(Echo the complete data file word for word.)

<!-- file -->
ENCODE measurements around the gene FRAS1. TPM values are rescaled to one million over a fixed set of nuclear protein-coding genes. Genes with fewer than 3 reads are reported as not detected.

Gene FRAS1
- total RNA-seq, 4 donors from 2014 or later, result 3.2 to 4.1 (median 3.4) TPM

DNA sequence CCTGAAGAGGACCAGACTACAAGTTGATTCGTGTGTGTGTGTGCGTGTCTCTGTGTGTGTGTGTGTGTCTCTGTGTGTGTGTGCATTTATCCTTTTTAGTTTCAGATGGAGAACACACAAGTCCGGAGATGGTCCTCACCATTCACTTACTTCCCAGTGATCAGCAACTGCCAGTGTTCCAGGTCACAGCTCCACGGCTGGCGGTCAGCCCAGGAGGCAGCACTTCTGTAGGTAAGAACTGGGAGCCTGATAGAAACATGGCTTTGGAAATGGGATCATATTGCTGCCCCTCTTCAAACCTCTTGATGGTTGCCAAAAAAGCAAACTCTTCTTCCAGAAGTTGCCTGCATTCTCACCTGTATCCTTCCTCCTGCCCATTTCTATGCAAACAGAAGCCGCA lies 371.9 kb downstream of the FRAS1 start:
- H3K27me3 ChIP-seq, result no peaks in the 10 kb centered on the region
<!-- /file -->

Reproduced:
ENCODE measurements around the gene FRAS1. TPM values are rescaled to one million over a fixed set of nuclear protein-coding genes. Genes with fewer than 3 reads are reported as not detected.

Gene FRAS1
- total RNA-seq, 4 donors from 2014 or later, result 3.2 to 4.1 (median 3.4) TPM

DNA sequence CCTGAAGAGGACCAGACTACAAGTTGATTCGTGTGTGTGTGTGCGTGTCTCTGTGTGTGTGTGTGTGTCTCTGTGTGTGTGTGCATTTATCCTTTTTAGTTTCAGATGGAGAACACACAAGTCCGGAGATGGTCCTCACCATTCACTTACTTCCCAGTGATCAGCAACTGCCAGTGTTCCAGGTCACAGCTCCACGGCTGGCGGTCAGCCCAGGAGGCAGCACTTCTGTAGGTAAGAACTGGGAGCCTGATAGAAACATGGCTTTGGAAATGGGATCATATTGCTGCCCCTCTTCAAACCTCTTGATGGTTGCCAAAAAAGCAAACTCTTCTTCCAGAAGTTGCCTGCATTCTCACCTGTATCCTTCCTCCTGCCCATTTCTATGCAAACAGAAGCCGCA lies 371.9 kb downstream of the FRAS1 start:
- H3K27me3 ChIP-seq, result no peaks in the 10 kb centered on the region